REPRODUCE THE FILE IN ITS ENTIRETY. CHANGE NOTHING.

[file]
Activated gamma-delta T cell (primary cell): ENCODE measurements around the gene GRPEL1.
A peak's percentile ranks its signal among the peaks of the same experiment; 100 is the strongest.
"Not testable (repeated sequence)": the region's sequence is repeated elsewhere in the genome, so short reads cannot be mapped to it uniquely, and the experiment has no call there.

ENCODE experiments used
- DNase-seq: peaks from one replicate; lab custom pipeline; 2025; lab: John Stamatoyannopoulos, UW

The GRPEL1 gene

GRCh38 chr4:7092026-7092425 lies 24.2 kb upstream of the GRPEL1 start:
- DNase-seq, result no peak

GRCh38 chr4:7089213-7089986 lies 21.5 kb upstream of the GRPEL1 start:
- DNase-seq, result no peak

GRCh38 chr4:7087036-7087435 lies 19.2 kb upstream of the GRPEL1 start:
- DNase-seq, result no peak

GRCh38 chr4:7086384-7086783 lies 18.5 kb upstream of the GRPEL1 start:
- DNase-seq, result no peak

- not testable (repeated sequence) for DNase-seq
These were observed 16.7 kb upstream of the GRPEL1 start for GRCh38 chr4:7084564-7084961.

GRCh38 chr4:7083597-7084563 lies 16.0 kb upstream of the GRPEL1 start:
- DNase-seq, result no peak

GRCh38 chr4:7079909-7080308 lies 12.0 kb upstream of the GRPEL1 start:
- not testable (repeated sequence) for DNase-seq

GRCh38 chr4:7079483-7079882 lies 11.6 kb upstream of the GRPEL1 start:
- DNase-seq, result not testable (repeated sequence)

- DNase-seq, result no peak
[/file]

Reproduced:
Activated gamma-delta T cell (primary cell): ENCODE measurements around the gene GRPEL1.
A peak's percentile ranks its signal among the peaks of the same experiment; 100 is the strongest.
"Not testable (repeated sequence)": the region's sequence is repeated elsewhere in the genome, so short reads cannot be mapped to it uniquely, and the experiment has no call there.

ENCODE experiments used
- DNase-seq: peaks from one replicate; lab custom pipeline; 2025; lab: John Stamatoyannopoulos, UW

The GRPEL1 gene

GRCh38 chr4:7092026-7092425 lies 24.2 kb upstream of the GRPEL1 start:
- DNase-seq, result no peak

GRCh38 chr4:7089213-7089986 lies 21.5 kb upstream of the GRPEL1 start:
- DNase-seq, result no peak

GRCh38 chr4:7087036-7087435 lies 19.2 kb upstream of the GRPEL1 start:
- DNase-seq, result no peak

GRCh38 chr4:7086384-7086783 lies 18.5 kb upstream of the GRPEL1 start:
- DNase-seq, result no peak

- not testable (repeated sequence) for DNase-seq
These were observed 16.7 kb upstream of the GRPEL1 start for GRCh38 chr4:7084564-7084961.

GRCh38 chr4:7083597-7084563 lies 16.0 kb upstream of the GRPEL1 start:
- DNase-seq, result no peak

GRCh38 chr4:7079909-7080308 lies 12.0 kb upstream of the GRPEL1 start:
- not testable (repeated sequence) for DNase-seq

GRCh38 chr4:7079483-7079882 lies 11.6 kb upstream of the GRPEL1 start:
- DNase-seq, result not testable (repeated sequence)

- DNase-seq, result no peak